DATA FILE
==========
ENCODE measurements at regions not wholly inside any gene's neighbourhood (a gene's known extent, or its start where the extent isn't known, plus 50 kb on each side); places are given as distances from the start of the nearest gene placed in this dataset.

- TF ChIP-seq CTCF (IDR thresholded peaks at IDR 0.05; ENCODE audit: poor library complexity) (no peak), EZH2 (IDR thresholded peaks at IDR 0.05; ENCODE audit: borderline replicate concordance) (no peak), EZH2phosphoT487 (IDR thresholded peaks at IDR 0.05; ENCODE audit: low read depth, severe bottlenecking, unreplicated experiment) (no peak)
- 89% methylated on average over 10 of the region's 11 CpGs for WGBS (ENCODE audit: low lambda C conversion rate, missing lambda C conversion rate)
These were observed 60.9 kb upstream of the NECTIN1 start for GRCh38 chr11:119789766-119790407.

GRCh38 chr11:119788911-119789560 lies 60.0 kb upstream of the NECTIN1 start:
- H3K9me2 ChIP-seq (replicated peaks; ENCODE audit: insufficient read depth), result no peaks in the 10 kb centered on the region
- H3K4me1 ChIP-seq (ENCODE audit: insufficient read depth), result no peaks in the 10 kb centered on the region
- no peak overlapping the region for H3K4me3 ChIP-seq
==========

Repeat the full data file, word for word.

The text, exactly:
ENCODE measurements at regions not wholly inside any gene's neighbourhood (a gene's known extent, or its start where the extent isn't known, plus 50 kb on each side); places are given as distances from the start of the nearest gene placed in this dataset.

- TF ChIP-seq CTCF (IDR thresholded peaks at IDR 0.05; ENCODE audit: poor library complexity) (no peak), EZH2 (IDR thresholded peaks at IDR 0.05; ENCODE audit: borderline replicate concordance) (no peak), EZH2phosphoT487 (IDR thresholded peaks at IDR 0.05; ENCODE audit: low read depth, severe bottlenecking, unreplicated experiment) (no peak)
- 89% methylated on average over 10 of the region's 11 CpGs for WGBS (ENCODE audit: low lambda C conversion rate, missing lambda C conversion rate)
These were observed 60.9 kb upstream of the NECTIN1 start for GRCh38 chr11:119789766-119790407.

GRCh38 chr11:119788911-119789560 lies 60.0 kb upstream of the NECTIN1 start:
- H3K9me2 ChIP-seq (replicated peaks; ENCODE audit: insufficient read depth), result no peaks in the 10 kb centered on the region
- H3K4me1 ChIP-seq (ENCODE audit: insufficient read depth), result no peaks in the 10 kb centered on the region
- no peak overlapping the region for H3K4me3 ChIP-seq